Flora Aragonesa, introductory but fairly comprehensive, part of Manuel Bernal’s blog, only in Spanish;

Flora de Aragón, comprehensive botanical listings, only in Spanish.

Also, even though it’s specific to the Alps and not Pyrenees, Florealpes continues to be a wonderful resource for the identification of European alpine flowers. Very comprehensive botanically, multiple search options, multiple photographs, only in French.

And let me not forget Wikipedia, wonderful botanical resource in English, French, Spanish, Italian, German..and many other languages.

 

 

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Flowers of the Pyrenees – Flora Pyrenaica V, Purplish-Pinky-Violet..!

The ‘colour’ of a flower is sometimes not so easy to define, either because it combines two or more colours or because the colour varies across a certain spectrum or because our words to describe colour fall short. For example, in the Red post it would be feasible to argue that none of those flowers are truly red..at least not in the sense that ‘roses are red’..even the Rhododendron has a certain pinky hint to its redness. In the mountains we find very few flowers with that deep redness characteristic of red roses. Blue, yellow and white are more readily defined. But here are some more flowers that defy colour characterisation..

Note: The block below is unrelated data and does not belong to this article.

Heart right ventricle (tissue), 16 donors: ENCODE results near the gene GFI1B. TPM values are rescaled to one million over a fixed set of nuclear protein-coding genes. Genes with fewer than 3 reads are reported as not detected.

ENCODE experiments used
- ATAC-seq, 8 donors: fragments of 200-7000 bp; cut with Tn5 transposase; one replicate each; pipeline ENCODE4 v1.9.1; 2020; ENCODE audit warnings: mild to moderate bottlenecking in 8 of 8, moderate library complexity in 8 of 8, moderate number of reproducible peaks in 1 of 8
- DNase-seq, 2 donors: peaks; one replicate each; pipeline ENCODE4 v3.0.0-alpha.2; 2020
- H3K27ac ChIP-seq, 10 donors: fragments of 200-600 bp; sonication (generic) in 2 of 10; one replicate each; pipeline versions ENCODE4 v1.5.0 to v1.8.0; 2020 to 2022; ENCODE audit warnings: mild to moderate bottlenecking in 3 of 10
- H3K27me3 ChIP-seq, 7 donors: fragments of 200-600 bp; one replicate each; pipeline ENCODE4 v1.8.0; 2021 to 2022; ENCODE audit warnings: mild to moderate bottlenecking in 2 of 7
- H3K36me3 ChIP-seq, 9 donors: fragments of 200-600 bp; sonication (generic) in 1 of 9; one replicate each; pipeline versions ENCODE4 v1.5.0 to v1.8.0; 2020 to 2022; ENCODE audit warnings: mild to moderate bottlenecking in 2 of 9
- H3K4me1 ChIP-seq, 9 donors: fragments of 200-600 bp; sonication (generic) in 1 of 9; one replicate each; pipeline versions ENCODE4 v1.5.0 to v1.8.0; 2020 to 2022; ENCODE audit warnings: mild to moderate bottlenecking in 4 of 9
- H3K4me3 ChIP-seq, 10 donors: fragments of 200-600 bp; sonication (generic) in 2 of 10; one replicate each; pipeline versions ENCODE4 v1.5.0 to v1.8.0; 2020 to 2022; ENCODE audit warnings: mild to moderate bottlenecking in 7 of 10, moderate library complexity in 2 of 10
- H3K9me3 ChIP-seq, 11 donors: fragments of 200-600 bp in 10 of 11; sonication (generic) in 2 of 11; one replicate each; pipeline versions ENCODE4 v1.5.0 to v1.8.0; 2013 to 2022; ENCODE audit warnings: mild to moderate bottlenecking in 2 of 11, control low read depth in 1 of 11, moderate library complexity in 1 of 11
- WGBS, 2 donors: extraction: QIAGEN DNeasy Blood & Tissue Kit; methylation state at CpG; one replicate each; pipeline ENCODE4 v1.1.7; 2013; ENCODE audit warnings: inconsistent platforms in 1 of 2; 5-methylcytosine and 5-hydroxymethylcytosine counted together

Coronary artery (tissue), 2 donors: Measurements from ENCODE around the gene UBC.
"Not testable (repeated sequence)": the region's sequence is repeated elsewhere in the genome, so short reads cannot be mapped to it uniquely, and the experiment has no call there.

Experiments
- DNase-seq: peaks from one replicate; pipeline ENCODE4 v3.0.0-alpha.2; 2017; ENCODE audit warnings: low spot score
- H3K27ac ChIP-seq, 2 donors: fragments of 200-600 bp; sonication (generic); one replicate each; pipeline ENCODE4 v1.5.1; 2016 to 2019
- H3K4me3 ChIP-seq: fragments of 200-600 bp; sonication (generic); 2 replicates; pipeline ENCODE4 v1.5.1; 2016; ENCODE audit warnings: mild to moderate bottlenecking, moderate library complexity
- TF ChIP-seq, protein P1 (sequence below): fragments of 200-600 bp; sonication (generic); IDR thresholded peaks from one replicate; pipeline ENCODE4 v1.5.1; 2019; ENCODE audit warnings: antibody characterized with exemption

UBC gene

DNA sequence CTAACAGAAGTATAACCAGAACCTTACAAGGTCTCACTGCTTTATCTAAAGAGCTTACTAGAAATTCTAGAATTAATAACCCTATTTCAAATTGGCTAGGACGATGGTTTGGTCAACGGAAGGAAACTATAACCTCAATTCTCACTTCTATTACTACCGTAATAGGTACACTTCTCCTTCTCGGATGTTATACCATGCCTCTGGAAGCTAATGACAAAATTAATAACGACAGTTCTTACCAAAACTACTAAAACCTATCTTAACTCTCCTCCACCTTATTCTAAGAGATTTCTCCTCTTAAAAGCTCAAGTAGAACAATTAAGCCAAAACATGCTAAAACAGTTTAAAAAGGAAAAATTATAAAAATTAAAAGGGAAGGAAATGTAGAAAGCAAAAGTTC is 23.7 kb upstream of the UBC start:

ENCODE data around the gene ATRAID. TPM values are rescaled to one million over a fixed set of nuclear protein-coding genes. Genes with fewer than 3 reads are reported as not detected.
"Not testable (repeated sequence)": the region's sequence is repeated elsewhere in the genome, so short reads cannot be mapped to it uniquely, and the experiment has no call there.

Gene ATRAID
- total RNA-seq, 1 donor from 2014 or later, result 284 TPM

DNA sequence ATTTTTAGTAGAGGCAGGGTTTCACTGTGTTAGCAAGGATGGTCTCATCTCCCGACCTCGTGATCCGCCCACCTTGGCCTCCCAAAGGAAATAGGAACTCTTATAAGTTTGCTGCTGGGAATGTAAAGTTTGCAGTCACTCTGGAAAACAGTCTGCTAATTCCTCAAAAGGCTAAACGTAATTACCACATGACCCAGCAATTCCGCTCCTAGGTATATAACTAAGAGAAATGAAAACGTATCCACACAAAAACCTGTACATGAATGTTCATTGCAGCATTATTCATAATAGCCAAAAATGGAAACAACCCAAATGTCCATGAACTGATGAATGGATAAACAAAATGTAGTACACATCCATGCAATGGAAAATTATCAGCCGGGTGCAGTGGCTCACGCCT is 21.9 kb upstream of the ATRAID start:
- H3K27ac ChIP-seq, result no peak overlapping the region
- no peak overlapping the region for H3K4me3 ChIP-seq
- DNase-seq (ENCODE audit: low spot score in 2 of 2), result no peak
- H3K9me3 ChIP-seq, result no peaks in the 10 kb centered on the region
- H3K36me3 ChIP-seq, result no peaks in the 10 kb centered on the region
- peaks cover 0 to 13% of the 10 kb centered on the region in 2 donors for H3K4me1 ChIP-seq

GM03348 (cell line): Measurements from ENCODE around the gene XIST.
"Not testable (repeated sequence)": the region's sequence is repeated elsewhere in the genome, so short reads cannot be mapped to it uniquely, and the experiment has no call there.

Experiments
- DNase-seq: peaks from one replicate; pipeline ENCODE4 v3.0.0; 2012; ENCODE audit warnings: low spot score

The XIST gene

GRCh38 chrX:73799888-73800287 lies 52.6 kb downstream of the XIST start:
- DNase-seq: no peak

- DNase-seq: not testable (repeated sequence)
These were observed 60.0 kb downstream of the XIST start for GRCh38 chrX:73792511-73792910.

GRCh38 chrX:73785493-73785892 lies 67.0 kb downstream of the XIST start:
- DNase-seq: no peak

Lilium martagon, the Martagon (or Turk's Cap) Lily.

Lilium martagon, the Martagon (or Turk’s Cap) Lily.

We’ve already seen the Lily (or Iris) in blue, white and yellow..here it is in purplish pink. Lilium martagon, known in English as Martagon Lily or Turk’s Cap Lily and in Spanish as simply Martagón or Lirio Llorón, has petals with a background colour that goes from near white to pink/violet and with dark purple or deep red spots..and large stamens that are usually reddish but sometimes present a bright orange colour.

Another flower that combines two quite different colours is the Alpine Aster, Aster alpinus, in Spanish simply Aster. At least here the colours do not vary so much..the petals are usually violet-lavender, occasionally straying to purplish-blue, with the defined yellow center.